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3/6/2017 12:02:00 PM
Great Lakes Basin Transportation freight plan backers get extension, warning
Frank Patton, founder and managing partner of Great Lakes Basin Transportaiton at the Metra Station on Grand and Cicero avenues in Chicago in March, 2016. Chicago Tribune photo by Michael Tercha
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Frank Patton, founder and managing partner of Great Lakes Basin Transportaiton at the Metra Station on Grand and Cicero avenues in Chicago in March, 2016. Chicago Tribune photo by Michael Tercha

Amy Lavalley, Post-Tribune Correspondent

Great Lakes Basin Transportation is getting the extension it wants for a suspended environmental review of its proposed freight train line, with a caveat from the federal Surface Transportation Board.

If the application isn't in on or before May 1, the federal agency will stop work on an environmental review of the proposal, including taking down the project website.

The request for an extension by Great Lakes chairman Frank Patton was the latest in a series of volleys of extensions and requests for more information between Great Lakes and the transportation board, which is overseeing the proposal.

The STB has repeatedly asked for additional information, including an alternate route for the freight train line and details on the number of trains along the route and their speed.

Great Lakes officials, meanwhile, asked the federal agency to suspend the environmental review process for the project until they could file a formal application.

"The completing of the application is a very intensive, time-consuming activity," Patton said Monday.

Opponents of the project hope the transportation board will soon be putting an end to the proposal.

"We're extremely pleased with STB's willingness to end this boondoggle. In no way will we stand down at this time. We continue to gain more support and take every opportunity to do so," said Linda Cosgrove of Lake County Residents Against Invasion of Land by Eminent Domain, or RAILED.

Cosgrove, of Eagle Creek Township outside of Lowell, is one of the many residents in the three states along the route who have raised concerns about drainage, loss of farmland, safety and other woes. Opposition groups along the route, including RAILED, have joined forces to have attorney Thomas McFarland file a request that the transportation board select a "no build" option for the freight train line.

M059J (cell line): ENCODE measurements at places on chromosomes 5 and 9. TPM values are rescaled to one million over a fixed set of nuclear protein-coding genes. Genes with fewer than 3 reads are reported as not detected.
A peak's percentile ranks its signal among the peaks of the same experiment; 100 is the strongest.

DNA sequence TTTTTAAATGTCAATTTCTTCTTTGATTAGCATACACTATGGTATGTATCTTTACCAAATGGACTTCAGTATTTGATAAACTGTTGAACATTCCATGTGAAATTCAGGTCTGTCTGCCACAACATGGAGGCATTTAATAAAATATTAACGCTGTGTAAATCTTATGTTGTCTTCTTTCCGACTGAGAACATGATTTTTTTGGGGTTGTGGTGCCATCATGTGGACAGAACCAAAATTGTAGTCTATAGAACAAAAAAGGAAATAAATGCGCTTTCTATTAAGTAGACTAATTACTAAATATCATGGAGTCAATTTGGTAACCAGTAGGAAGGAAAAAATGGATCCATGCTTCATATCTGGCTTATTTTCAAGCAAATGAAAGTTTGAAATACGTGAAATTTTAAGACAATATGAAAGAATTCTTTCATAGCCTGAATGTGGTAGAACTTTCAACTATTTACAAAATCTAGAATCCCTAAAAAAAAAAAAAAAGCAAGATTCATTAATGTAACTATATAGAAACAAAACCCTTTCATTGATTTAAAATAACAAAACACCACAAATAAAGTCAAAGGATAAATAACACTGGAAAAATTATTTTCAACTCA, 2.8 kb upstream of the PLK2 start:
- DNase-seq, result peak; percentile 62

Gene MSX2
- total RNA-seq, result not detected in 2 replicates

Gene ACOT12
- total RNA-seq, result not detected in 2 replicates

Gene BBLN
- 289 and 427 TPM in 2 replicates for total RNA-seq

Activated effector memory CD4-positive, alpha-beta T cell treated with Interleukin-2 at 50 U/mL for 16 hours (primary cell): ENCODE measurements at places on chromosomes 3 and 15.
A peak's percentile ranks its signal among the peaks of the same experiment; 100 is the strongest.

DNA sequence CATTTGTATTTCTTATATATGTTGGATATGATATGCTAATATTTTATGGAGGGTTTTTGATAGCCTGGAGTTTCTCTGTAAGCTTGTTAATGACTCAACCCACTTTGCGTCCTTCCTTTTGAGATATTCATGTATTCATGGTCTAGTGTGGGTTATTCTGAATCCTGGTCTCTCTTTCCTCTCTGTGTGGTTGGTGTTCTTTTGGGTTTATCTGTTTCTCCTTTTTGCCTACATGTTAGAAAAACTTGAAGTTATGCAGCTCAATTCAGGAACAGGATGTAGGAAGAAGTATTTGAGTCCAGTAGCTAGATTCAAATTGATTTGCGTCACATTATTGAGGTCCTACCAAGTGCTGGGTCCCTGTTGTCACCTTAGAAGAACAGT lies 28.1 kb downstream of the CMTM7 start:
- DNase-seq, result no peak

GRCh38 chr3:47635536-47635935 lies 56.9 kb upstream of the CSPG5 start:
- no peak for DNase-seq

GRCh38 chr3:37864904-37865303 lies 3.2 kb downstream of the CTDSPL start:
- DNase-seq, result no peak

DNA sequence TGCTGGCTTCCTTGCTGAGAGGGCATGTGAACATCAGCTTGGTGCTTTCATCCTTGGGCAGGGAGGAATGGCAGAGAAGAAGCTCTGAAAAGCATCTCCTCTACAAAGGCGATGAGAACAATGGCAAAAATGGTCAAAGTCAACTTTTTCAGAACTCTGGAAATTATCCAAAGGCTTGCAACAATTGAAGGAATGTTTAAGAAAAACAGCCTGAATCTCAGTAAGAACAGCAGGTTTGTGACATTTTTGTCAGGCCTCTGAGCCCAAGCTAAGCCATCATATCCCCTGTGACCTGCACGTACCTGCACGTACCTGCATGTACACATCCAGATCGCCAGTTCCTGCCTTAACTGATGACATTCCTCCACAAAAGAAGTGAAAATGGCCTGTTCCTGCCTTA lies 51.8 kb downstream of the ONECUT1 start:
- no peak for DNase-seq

Great Lakes proposes a freight train line from Milton, Wis., into LaPorte County as a bypass for Chicago's congested rail yards. The controversial $8 billion project, which would be privately funded, would cut through southern Lake and Porter counties. The freight train line is meant to serve the six Class 1 railroads that go through Chicago, though two have publicly stated they won't use it and the other four appear uncommitted.

In a Feb. 28 letter to the transportation board, Patton asked for more time to file a formal application and requested that a hold on an environmental review remain in place at least until April 30, when Great Lakes would either file its application or provide another status update.

"Clearly, GLBT's ongoing discussions with potential customers, shippers and other parties are necessary to glean information needed for both the application and (the Office of Environmental Analysis) environmental review of this complex proposal," Victoria Rutson, director of the OEA, wrote on March 3. "Therefore, I will grant your most recent request to extend the suspension of the environmental review process."

Rutson, whose office is a division of the transportation board, goes on to note the board "is mindful of the need to move forward expeditiously with the environmental review process, as well as the project's potential impact on affected communities," and if Great Lakes can't submit its application on or before May 1, "OEA will cease all work on the environmental review of GLBT's proposal, including taking down the project website."

Officials with Great Lakes declined to comment on the latest response from the federal board.

"We really can't make any comment on anything the STB says," said Mike Blaszak, an attorney for the freight train line.

Copyright 2017, Chicago Tribune

Editor, John C. DePrez Jr.; Executive Editor, Carol Rogers; Publishers: IBRC and IAR

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